The primary warning Jesus sounds for His disciples today has to do with deception. He is not speaking of the general dishonesty by which people seek to take advantage of one another. He does not have in mind the type of fraud by which people hope to gain riches. He refers specifically to those who make particular claims about being prophets, saviours, and messiahs. The unique role of Jesus Christ will continue to be contested. His indispensable identity as the One who is the “way and the truth and the life”2 will be challenged. More generally, all kinds of false teachings will be proffered both for personal gain and recognition and also out of ignorance and naivety. And some of the most subtle of falsehoods are tendered with the best of intentions.

No wonder we receive this encouragement today, “Let us hold unswervingly to the hope we profess, for He who promised is faithful.”3. Falsehood is often masked in a friendly face. In this way Satan is more effective in his temptations. Our Christian journey involves continual perseverance in the truth of God’s word even when it is unpopular in the world. As the ethics of secular society regarding sexuality and sanctity of life become more godless Christians will increasingly find themselves in the (sometimes unfamiliar) minority. Solidarity with one another is important.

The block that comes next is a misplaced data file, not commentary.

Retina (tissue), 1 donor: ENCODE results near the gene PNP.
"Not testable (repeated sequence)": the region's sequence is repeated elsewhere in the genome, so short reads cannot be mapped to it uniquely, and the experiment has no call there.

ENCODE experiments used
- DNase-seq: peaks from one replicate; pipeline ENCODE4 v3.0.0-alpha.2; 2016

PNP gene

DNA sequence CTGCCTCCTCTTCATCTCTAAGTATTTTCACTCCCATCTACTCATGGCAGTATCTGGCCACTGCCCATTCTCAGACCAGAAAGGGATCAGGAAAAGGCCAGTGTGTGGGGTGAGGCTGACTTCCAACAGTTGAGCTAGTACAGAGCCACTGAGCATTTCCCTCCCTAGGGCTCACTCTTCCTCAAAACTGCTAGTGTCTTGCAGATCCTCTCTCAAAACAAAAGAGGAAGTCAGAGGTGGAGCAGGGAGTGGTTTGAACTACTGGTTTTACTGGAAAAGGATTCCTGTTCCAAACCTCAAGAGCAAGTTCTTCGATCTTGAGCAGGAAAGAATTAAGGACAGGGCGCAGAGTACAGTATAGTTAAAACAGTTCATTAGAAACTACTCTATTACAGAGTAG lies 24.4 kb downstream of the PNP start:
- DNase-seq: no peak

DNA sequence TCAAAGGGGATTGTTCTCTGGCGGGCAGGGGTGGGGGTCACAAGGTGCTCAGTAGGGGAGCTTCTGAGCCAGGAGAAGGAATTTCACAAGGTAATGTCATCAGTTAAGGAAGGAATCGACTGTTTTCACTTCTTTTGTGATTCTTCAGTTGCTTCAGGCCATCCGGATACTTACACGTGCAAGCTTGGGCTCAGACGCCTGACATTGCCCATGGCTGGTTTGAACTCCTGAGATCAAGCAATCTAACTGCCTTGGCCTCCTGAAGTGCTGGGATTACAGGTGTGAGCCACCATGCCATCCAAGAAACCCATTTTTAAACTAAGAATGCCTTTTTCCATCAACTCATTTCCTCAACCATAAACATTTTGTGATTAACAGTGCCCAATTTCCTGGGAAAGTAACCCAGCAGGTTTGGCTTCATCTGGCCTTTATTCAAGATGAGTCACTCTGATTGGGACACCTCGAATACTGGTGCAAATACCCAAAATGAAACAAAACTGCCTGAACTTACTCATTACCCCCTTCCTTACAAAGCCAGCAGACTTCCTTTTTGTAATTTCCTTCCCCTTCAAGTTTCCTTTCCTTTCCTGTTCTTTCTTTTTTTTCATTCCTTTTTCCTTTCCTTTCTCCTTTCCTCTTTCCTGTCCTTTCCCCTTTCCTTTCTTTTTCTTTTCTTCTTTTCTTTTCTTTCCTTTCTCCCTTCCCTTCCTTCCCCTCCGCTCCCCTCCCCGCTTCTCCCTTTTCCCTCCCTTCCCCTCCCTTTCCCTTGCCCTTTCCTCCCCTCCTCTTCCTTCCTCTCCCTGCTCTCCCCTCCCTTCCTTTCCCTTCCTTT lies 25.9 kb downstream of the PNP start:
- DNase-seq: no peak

The writer to the Hebrews continues, “And let us consider how we may spur one another on toward love and good deeds. Let us not give up meeting together, as some are in the habit of doing, but let us encourage one another-and all the more as you see the Day approaching.”4 Already in the New Testament era some people were forsaking public worship. It was indicative of the waxing and waning of peoples’ devotion that characterizes the church right up to the present day. Many churches in the West currently suffer decline. Maybe this involves a purge necessary for her well-being. We are not made Christians by the labels we give to ourselves. Not everything is true to label. But God’s knowledge is infallible. He reads to heart.